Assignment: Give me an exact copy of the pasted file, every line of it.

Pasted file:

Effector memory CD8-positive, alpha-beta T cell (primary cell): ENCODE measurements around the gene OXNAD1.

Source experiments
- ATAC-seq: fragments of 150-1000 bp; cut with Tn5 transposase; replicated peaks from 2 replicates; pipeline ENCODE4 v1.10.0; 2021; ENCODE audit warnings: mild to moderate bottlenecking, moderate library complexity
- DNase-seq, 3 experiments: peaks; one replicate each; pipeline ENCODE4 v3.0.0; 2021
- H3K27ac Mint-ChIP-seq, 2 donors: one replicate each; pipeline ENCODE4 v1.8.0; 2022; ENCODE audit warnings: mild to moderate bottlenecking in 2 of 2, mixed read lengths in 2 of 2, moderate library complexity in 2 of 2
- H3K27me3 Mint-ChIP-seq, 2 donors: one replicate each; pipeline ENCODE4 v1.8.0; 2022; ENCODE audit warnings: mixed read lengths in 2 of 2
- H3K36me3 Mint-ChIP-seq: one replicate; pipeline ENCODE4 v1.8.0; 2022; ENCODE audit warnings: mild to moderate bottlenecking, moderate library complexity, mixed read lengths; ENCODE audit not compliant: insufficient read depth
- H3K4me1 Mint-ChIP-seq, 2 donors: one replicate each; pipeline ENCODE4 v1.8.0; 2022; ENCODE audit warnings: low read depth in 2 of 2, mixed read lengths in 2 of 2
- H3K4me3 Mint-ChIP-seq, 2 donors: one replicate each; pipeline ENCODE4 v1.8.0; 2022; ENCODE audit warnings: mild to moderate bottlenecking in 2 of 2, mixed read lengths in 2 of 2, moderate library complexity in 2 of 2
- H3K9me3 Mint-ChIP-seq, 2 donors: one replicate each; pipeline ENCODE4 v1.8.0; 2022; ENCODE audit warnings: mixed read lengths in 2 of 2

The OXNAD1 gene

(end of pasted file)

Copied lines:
Effector memory CD8-positive, alpha-beta T cell (primary cell): ENCODE measurements around the gene OXNAD1.

Source experiments
- ATAC-seq: fragments of 150-1000 bp; cut with Tn5 transposase; replicated peaks from 2 replicates; pipeline ENCODE4 v1.10.0; 2021; ENCODE audit warnings: mild to moderate bottlenecking, moderate library complexity
- DNase-seq, 3 experiments: peaks; one replicate each; pipeline ENCODE4 v3.0.0; 2021
- H3K27ac Mint-ChIP-seq, 2 donors: one replicate each; pipeline ENCODE4 v1.8.0; 2022; ENCODE audit warnings: mild to moderate bottlenecking in 2 of 2, mixed read lengths in 2 of 2, moderate library complexity in 2 of 2
- H3K27me3 Mint-ChIP-seq, 2 donors: one replicate each; pipeline ENCODE4 v1.8.0; 2022; ENCODE audit warnings: mixed read lengths in 2 of 2
- H3K36me3 Mint-ChIP-seq: one replicate; pipeline ENCODE4 v1.8.0; 2022; ENCODE audit warnings: mild to moderate bottlenecking, moderate library complexity, mixed read lengths; ENCODE audit not compliant: insufficient read depth
- H3K4me1 Mint-ChIP-seq, 2 donors: one replicate each; pipeline ENCODE4 v1.8.0; 2022; ENCODE audit warnings: low read depth in 2 of 2, mixed read lengths in 2 of 2
- H3K4me3 Mint-ChIP-seq, 2 donors: one replicate each; pipeline ENCODE4 v1.8.0; 2022; ENCODE audit warnings: mild to moderate bottlenecking in 2 of 2, mixed read lengths in 2 of 2, moderate library complexity in 2 of 2
- H3K9me3 Mint-ChIP-seq, 2 donors: one replicate each; pipeline ENCODE4 v1.8.0; 2022; ENCODE audit warnings: mixed read lengths in 2 of 2

The OXNAD1 gene